From Monday the 19th to Friday the 23rd of March, our partners at the Security and Defense Agenda (SDA) organized Security Jam 2012. Over the course of these five days, thousands of experts, representatives of national governments and armed forces, international institutions, NGOs, think-tanks, industry, academia and members of the media took part in a massive online brainstorming session focused on finding real solutions to global security issues. The numbers speak for themselves: during the event, there were 17,000 logins from some 3,000 participants and 50 VIPs spanning 115 countries.
The SDA gave its partner institutions the opportunity to submit some short questions that were published as online polls during the event. Especially considering the high profile of some of the participants, it is interesting to see what security professionals are thinking about some of the most pressing issues on the security agenda. Below we present the results of five of the most interesting polls. » More
Full speed ahead. Photo: Scott Vandehey/flickr.
Nomen est omen; the pirates have taken Berlin by storm. Although SPD’s Klaus Wowereit was comfortably re-elected as Berlin’s mayor, the strong showing of Germany’s newest addition to a state parliament has taken many by surprise. The pirate party, dedicated to free information and privacy protection, has won 8.9% of the votes. By comparison, the FDP – a junior partner in Angela Merkel’s government – has been completely kicked out.
Though concerned about the results, most established parties shrug the events off as a form of political protest, and describe the party as anything from ‘non-serious’ to ‘meaningless’. Unfortunately, they’re missing what Berlin’s youth has been trying to say.
Freedom of information and privacy issues on the net affect many voters directly. For a long time, Germany’s elite has been ignoring the important role of the internet in many of its citizens’ lives. When they finally touched upon the issue, it made ‘Generation Net’ worry even more. To internet activists, the prospects of telecommunications data retention felt like a 2.0 version of 1984.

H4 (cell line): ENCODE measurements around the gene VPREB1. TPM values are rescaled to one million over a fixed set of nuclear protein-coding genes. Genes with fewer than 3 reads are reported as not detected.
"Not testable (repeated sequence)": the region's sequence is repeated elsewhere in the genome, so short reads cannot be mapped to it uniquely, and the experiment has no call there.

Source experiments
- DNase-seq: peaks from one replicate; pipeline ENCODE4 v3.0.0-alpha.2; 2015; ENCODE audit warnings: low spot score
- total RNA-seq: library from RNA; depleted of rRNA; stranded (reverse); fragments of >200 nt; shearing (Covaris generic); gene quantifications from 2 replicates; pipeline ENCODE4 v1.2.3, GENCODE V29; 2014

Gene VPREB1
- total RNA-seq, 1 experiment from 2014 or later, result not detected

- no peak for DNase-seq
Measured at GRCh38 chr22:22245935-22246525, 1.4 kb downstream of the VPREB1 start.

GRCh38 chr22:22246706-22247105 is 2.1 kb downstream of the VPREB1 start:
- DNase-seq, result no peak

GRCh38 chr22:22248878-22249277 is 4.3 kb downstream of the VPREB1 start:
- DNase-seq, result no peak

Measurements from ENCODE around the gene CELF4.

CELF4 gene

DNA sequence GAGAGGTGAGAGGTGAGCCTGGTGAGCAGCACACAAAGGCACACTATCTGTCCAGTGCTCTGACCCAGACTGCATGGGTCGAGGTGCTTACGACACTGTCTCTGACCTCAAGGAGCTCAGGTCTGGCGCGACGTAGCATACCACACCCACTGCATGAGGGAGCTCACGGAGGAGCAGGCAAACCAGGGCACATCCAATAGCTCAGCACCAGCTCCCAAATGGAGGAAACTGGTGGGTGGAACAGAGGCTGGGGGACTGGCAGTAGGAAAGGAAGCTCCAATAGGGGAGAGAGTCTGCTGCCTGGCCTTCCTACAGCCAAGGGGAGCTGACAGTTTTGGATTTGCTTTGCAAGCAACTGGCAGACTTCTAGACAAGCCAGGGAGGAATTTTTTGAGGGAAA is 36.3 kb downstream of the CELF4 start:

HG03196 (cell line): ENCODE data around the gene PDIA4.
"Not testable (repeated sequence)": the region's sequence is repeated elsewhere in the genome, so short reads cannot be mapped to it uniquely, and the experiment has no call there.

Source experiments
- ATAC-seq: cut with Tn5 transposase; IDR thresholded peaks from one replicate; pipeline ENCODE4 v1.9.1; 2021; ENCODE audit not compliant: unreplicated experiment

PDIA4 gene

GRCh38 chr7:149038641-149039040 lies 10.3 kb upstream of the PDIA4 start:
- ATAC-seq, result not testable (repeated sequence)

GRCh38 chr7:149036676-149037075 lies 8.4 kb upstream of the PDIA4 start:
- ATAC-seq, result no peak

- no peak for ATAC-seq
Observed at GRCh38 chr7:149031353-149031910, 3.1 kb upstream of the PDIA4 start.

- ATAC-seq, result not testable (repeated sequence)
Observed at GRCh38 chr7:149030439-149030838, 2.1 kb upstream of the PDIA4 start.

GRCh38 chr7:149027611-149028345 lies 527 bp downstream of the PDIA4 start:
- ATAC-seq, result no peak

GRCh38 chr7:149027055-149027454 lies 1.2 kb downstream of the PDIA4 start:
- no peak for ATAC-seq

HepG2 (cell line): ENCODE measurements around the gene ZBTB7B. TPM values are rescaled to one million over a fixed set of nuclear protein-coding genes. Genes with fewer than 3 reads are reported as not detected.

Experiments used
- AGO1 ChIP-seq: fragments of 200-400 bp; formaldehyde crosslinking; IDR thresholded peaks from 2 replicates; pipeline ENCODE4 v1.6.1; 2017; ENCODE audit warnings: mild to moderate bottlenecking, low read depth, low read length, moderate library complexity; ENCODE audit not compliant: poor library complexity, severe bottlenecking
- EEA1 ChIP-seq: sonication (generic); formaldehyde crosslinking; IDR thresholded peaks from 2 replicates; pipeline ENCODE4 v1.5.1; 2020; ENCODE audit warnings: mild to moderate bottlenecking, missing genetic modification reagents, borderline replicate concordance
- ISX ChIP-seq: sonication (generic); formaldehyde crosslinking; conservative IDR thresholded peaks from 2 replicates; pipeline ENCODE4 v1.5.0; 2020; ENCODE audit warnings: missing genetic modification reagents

Of course some of the party’s demands seem extreme, and their leaders still have to prove that they are committed to playing a constructive role in day-to-day politics. But whatever the future holds: instead of belittling the pirates, the bigger parties had better work out their own positions on a complex issue that concerns far more than 8.9% of the electorate.
We’re focusing on Protecting Privacy in a Surveillance Society in this week’s Special Report. How much do you know?
Photo: Alan Cleaver/flickr
A 19 February article by Newsweek
(The Snitch in Your Pocket Law enforcement is tracking Americans’ cell phones in real time—without the benefit of a warrant
), attempts to revive the debate about the government’s forays into the realm of “Big Brother” (a cliché no mainstream media outlet can avoid).
The FBI, according to the article, has been seeking “unusually sensitive records: internal data from telecommunications companies” that show “the locations of their customers’ cell phones – sometimes in real time, sometimes after the fact.” This information, according to federal prosecutors, is used to trace the movements of suspected drug traffickers, human smugglers and corrupt officials. The story was revived because a few federal magistrates questioned the legal authority for obtaining this information. The report notes that there are some 277 million cell phone users in the US, and that companies like AT&T, Verizon and Sprint can track their devices in real time. It also quoted ‘experts’ as saying that most people do not realize this.
Lately, according to Newsweek, citing law enforcement officials, court records and telecommunications executives, “the FBI and other law-enforcement outfits have been obtaining more and more records of cell-phone locations – without notifying the targets or getting judicial warrants establishing ‘probable cause.’